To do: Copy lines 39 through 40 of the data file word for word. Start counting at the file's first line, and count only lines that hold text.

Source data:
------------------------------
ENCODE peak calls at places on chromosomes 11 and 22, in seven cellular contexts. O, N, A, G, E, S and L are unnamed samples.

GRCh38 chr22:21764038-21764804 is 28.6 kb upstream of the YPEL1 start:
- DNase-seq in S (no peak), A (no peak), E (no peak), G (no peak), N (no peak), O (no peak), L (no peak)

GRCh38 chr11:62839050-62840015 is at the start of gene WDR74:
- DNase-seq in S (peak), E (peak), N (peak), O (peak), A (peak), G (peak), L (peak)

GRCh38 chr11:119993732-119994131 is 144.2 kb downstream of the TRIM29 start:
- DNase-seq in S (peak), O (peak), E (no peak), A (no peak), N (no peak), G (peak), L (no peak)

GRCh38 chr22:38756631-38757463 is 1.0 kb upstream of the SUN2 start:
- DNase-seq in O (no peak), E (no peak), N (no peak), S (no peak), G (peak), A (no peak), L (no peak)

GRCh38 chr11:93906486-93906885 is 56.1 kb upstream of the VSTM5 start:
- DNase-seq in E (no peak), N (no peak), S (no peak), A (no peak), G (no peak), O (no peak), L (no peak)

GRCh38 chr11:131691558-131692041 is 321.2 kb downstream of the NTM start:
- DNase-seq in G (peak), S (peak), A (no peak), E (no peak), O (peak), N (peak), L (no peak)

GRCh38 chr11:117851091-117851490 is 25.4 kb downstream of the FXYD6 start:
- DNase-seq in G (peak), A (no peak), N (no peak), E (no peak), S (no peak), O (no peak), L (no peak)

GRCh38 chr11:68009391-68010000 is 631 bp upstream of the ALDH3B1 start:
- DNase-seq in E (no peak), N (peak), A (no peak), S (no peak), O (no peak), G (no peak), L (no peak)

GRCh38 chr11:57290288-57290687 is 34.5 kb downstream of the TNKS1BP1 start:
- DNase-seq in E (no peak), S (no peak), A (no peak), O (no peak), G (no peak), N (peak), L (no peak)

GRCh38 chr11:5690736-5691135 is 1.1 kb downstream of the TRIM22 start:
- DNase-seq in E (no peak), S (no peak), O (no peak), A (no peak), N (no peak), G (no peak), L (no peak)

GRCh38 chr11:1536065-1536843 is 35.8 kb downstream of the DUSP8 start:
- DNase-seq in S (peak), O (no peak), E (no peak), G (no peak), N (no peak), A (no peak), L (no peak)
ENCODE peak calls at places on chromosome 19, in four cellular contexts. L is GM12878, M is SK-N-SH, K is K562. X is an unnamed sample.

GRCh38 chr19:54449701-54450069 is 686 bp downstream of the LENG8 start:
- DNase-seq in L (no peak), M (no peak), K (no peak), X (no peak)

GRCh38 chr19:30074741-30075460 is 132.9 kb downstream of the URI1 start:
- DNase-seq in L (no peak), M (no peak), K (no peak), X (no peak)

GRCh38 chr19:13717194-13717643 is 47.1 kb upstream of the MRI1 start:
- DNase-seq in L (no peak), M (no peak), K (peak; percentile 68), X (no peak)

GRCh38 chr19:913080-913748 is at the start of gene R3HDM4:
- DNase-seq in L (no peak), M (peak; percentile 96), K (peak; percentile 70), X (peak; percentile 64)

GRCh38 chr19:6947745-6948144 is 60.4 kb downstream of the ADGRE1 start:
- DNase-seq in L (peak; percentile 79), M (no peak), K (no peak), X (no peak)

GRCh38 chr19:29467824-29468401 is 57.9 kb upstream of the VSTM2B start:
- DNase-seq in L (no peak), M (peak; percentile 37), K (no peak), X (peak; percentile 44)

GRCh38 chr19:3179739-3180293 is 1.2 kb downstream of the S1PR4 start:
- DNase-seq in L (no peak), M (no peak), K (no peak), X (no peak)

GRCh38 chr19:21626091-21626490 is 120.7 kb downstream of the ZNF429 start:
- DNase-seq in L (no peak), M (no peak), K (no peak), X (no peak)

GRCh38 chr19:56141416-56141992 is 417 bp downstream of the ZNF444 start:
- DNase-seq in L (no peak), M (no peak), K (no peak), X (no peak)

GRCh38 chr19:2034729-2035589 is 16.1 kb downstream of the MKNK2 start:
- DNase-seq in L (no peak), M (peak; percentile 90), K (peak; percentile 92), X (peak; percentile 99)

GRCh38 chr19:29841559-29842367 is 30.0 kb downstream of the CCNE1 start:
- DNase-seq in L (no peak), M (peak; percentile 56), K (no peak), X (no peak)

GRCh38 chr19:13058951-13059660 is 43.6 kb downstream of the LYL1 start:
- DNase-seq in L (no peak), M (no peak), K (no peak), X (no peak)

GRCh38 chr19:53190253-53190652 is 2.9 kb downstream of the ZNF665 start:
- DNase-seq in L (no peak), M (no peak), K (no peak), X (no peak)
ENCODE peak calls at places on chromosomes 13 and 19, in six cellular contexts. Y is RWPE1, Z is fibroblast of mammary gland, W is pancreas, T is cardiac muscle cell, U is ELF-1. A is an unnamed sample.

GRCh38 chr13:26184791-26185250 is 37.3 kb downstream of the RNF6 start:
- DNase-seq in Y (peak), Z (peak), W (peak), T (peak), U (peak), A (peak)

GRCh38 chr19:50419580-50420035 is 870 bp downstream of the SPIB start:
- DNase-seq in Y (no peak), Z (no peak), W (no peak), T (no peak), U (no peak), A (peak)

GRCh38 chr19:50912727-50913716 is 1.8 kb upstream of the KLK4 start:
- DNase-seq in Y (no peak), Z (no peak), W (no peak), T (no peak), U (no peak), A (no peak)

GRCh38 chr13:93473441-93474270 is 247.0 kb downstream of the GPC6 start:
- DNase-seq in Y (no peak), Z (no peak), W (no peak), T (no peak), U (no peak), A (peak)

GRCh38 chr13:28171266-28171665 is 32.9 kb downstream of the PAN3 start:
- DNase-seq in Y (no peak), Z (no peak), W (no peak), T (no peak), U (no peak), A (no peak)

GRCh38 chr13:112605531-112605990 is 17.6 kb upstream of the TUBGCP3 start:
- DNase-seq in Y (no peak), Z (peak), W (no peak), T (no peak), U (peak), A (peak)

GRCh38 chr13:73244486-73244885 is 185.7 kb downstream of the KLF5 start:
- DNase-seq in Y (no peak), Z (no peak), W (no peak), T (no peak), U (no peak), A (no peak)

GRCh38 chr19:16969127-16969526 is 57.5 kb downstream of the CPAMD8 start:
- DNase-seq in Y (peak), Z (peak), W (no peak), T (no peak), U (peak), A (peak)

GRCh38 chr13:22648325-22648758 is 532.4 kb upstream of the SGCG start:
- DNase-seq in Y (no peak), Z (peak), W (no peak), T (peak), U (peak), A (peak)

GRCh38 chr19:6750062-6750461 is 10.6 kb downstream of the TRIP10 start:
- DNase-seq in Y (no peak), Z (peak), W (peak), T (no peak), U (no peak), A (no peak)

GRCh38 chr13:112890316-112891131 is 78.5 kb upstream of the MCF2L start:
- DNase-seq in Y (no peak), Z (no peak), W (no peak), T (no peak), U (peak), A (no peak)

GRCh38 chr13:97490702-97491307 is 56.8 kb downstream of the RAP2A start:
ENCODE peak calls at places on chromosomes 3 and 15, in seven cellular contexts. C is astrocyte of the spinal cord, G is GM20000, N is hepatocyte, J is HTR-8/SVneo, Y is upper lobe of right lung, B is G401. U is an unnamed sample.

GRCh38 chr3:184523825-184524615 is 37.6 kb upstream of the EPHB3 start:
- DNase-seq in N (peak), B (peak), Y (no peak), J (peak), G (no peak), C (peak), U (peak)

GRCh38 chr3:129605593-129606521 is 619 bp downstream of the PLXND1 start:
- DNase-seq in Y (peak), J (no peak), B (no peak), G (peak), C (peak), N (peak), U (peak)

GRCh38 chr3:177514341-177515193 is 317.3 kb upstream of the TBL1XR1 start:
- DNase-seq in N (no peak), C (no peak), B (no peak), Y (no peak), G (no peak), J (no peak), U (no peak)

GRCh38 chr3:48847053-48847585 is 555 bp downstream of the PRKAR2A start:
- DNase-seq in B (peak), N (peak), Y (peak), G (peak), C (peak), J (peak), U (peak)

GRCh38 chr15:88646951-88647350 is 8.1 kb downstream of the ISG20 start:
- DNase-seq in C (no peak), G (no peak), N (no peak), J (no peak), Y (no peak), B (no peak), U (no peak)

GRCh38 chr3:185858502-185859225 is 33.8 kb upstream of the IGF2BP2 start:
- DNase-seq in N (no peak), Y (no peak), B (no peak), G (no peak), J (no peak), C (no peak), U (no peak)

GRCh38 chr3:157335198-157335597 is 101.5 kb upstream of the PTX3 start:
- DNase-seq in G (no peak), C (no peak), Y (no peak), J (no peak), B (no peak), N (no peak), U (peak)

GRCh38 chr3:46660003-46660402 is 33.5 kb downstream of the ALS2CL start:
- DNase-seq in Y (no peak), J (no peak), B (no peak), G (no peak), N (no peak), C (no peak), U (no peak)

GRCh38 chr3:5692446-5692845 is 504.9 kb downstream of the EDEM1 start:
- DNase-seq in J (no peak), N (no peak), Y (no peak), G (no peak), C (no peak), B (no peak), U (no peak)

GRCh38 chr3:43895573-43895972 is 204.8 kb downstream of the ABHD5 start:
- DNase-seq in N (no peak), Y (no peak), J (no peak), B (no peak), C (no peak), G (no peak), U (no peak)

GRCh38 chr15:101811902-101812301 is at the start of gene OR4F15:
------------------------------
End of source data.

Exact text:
GRCh38 chr19:21626091-21626490 is 120.7 kb downstream of the ZNF429 start:
- DNase-seq in L (no peak), M (no peak), K (no peak), X (no peak)